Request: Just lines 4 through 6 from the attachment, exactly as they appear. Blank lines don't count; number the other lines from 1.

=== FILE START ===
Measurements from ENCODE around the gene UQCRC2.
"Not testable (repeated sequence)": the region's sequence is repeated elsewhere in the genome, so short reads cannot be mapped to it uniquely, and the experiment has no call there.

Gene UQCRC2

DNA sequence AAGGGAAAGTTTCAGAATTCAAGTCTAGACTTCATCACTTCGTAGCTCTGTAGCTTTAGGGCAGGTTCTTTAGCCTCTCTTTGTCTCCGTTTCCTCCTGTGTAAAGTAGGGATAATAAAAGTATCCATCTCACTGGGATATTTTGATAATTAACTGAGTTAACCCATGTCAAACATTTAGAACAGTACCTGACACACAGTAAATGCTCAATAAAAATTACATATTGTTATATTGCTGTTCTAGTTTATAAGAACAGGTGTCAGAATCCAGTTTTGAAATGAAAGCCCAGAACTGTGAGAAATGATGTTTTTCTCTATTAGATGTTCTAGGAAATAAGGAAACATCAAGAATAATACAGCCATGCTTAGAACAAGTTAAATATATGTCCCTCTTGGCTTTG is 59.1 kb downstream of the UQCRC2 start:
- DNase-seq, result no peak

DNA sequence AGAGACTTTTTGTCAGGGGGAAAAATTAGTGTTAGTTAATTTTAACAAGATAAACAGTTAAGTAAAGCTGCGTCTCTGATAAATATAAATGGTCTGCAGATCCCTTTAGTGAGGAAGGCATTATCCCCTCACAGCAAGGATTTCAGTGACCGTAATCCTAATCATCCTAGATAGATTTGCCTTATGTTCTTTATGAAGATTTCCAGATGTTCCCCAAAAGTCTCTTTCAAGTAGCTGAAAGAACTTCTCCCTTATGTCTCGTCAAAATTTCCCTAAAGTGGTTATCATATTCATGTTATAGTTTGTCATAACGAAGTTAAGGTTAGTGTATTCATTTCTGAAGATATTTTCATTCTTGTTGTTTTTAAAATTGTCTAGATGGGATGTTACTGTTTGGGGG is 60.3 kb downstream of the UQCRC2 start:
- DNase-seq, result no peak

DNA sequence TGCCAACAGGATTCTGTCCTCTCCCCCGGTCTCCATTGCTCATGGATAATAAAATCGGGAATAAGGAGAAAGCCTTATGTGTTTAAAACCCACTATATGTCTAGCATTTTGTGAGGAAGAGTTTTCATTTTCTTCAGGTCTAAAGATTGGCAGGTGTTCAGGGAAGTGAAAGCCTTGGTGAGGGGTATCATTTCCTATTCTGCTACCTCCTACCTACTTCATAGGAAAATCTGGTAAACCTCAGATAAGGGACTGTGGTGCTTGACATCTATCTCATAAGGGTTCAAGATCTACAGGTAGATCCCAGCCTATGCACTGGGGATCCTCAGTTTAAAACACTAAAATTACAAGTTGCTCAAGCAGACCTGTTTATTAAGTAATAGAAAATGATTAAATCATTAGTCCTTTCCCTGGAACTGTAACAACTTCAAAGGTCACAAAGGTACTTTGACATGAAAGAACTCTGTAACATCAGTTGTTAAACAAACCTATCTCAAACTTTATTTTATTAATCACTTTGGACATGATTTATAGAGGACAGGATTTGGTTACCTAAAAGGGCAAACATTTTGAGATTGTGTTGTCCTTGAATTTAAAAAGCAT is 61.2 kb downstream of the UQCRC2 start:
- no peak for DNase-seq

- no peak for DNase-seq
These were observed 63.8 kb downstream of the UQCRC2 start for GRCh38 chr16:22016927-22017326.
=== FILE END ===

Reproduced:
DNA sequence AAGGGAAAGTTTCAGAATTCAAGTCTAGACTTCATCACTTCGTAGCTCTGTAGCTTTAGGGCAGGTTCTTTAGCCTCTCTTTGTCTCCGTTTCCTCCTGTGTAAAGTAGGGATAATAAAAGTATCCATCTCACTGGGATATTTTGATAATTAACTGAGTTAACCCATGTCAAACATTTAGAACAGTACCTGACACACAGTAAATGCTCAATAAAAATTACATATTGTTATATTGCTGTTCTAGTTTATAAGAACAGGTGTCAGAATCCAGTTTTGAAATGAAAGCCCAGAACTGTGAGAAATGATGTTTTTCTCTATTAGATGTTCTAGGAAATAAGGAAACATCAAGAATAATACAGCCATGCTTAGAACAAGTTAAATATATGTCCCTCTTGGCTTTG is 59.1 kb downstream of the UQCRC2 start:
- DNase-seq, result no peak

DNA sequence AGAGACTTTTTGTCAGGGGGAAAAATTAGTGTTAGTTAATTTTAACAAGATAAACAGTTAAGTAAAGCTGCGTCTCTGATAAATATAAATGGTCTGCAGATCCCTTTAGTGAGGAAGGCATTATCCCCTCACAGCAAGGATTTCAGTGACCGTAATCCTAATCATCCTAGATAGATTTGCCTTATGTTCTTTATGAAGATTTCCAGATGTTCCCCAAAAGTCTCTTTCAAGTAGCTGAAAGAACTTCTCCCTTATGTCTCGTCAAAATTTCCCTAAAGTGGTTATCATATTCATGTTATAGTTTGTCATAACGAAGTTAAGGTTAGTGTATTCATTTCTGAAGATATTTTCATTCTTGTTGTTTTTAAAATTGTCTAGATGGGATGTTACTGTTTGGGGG is 60.3 kb downstream of the UQCRC2 start: